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위생/보건 시설이 열악한 서아프리카 말리를 돕는 구호의 손길들

2009.12.30

* UNICEF: Community led sanitation is having a great impact on the people of Mali
* 시간: 03 min 49 secs
* 촬영도시: Fadieda
* 촬영국가: Mali


In the village of Fadieda, some 100 kilometers north of Bamako, Unicef is piloting a brand new experience in West Africa.


It's called the CLTS approach, the Community-Led Total Sanitation. It relies on the community itself to adopt major shifts in their sanitation and hygiene behaviors.


Fadieda was selected among 15 other villages in the region by Unicef and its partners in the ministry of health.


This original approach relies on community leaders, such as Mister Sho Traore. He was chosen to lead the population towards major changes in sanitation and behaviors. In this village, a few weeks ago, people were still defecating in the open air, in a area located very close to the village. For Sho, this was a problem.


SOUNDBITE (Bambara) Sho Traore, community leader:
"Defecating in the open air is a problem because the areas are located very close to our houses and our families. Poo and flies are like iron and magnets. As soon as the flies smell poo, they come and end eventually on our food."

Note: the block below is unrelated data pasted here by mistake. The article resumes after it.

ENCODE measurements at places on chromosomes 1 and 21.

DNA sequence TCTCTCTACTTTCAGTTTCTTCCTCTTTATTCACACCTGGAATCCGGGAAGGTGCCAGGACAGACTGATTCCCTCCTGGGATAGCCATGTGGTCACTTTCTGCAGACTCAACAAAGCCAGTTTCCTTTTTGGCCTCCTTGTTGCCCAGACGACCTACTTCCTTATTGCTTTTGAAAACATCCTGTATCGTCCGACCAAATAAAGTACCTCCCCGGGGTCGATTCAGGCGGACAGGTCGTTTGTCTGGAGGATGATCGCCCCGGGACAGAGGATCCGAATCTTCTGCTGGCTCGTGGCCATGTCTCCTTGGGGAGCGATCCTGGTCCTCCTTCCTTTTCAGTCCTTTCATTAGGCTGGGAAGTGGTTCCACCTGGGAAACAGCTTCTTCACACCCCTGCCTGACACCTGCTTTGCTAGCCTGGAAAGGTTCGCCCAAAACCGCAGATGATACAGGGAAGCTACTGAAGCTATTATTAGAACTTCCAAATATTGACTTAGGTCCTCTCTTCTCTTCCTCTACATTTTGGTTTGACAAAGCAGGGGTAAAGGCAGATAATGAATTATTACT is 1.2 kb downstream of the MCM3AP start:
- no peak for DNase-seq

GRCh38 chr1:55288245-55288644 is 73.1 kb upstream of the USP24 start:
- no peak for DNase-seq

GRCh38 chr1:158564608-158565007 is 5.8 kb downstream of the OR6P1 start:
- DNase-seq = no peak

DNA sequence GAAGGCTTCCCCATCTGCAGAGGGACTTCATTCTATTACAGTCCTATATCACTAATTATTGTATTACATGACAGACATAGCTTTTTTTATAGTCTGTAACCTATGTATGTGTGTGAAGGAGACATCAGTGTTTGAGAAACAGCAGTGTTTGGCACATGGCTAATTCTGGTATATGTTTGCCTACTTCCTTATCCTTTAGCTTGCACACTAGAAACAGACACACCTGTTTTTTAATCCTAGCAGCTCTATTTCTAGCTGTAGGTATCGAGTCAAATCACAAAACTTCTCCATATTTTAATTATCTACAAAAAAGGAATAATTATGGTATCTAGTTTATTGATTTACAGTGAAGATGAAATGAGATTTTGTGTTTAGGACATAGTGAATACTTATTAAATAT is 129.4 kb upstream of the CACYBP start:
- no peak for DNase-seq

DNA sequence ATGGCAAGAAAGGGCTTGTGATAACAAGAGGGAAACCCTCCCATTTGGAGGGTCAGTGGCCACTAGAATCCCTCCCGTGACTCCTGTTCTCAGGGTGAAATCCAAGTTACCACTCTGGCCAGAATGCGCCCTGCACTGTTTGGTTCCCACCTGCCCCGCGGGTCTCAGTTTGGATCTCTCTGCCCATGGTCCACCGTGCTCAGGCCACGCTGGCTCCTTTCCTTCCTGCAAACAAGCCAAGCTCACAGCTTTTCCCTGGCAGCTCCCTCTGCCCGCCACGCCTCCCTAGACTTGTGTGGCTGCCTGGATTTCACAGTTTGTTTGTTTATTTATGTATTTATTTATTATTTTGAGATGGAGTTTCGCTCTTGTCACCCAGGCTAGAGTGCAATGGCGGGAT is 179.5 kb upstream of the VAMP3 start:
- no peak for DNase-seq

Open Air Defecation is a common practice in rural villages in Mali. More than 30% of the population still does it, causing many health issues.


If the villagers of Fadieda started understand the issues of open-air defecation, it's because Unicef and its partners put together a demonstration that shattered everyone in the village. A tean came to the village and demonstrate that by putting poo and food close to each other, it draws flies and diseases


SOUNDBITE (Bambara) Oumou Diarra, villager
"Children and adults were having bellyaches but we didn't know what caused them. We didn't have latrines. And when people came and put next to each other some human excrements and food, we saw the flies coming and understood it was the cause of those diseases. Right away, men took the oath to build latrines"


The reaction came as fast as expected. In less than a month, villagers had built not less than 40 latrines. And today, Fadieda is the first village to receive the Open Air Defecation Free Status. The village now proudly displays a sign at its entrance: "Clean village, where good hygiene practices are the rule"


SOUNDBITE (French) Diarra Diadouba, social development technician:
"Villagers themselves have committed to building the latrines. It's their own initiative and their own strengh. No external funding has been brought in."


Thank to this original approach and since the construction of the latrines, diarrhea cases have plummeted in the village. And the method is all the more efficient that it is t

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